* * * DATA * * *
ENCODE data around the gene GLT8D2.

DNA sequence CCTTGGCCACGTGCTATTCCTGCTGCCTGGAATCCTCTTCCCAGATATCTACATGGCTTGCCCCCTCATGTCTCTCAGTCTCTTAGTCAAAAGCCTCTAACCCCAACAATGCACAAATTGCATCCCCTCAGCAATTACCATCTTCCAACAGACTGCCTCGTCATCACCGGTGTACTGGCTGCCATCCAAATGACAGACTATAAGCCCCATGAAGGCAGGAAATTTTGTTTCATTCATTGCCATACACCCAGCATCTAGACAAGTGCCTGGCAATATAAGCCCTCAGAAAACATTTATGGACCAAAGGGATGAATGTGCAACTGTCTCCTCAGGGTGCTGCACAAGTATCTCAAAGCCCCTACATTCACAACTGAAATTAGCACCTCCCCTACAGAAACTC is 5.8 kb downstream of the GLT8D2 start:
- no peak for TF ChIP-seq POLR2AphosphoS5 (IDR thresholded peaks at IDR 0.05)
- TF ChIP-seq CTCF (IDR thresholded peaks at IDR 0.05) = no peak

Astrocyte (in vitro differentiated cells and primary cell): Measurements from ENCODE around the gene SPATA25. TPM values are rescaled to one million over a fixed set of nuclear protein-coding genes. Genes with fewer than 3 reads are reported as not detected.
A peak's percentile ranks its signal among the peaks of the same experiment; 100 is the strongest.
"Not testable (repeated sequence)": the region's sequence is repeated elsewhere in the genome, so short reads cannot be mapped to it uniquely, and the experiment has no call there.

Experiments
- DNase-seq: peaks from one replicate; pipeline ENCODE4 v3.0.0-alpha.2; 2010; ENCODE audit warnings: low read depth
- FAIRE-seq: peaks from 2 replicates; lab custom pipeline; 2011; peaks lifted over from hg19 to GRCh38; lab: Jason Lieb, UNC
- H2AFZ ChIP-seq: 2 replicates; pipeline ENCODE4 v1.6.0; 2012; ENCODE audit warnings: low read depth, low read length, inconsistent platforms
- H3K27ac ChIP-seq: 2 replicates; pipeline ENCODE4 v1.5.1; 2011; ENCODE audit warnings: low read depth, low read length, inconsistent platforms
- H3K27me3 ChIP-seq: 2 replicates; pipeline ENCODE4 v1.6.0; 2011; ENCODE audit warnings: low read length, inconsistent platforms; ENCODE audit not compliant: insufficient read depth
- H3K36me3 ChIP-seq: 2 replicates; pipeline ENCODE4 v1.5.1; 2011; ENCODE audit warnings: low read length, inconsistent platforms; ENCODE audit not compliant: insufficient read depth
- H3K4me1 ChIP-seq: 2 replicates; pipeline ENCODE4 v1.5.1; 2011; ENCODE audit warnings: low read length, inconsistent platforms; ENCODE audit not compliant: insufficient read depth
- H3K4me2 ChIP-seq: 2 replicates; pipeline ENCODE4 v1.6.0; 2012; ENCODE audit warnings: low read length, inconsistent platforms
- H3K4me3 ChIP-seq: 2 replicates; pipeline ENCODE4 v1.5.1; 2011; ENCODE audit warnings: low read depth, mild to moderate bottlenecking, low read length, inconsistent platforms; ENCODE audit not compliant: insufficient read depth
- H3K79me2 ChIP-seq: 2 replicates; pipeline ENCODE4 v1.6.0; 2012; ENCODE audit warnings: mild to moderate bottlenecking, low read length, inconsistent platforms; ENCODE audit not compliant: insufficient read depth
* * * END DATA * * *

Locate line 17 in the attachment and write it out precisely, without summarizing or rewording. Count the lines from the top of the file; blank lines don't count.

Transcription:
- H3K4me3 ChIP-seq: 2 replicates; pipeline ENCODE4 v1.5.1; 2011; ENCODE audit warnings: low read depth, mild to moderate bottlenecking, low read length, inconsistent platforms; ENCODE audit not compliant: insufficient read depth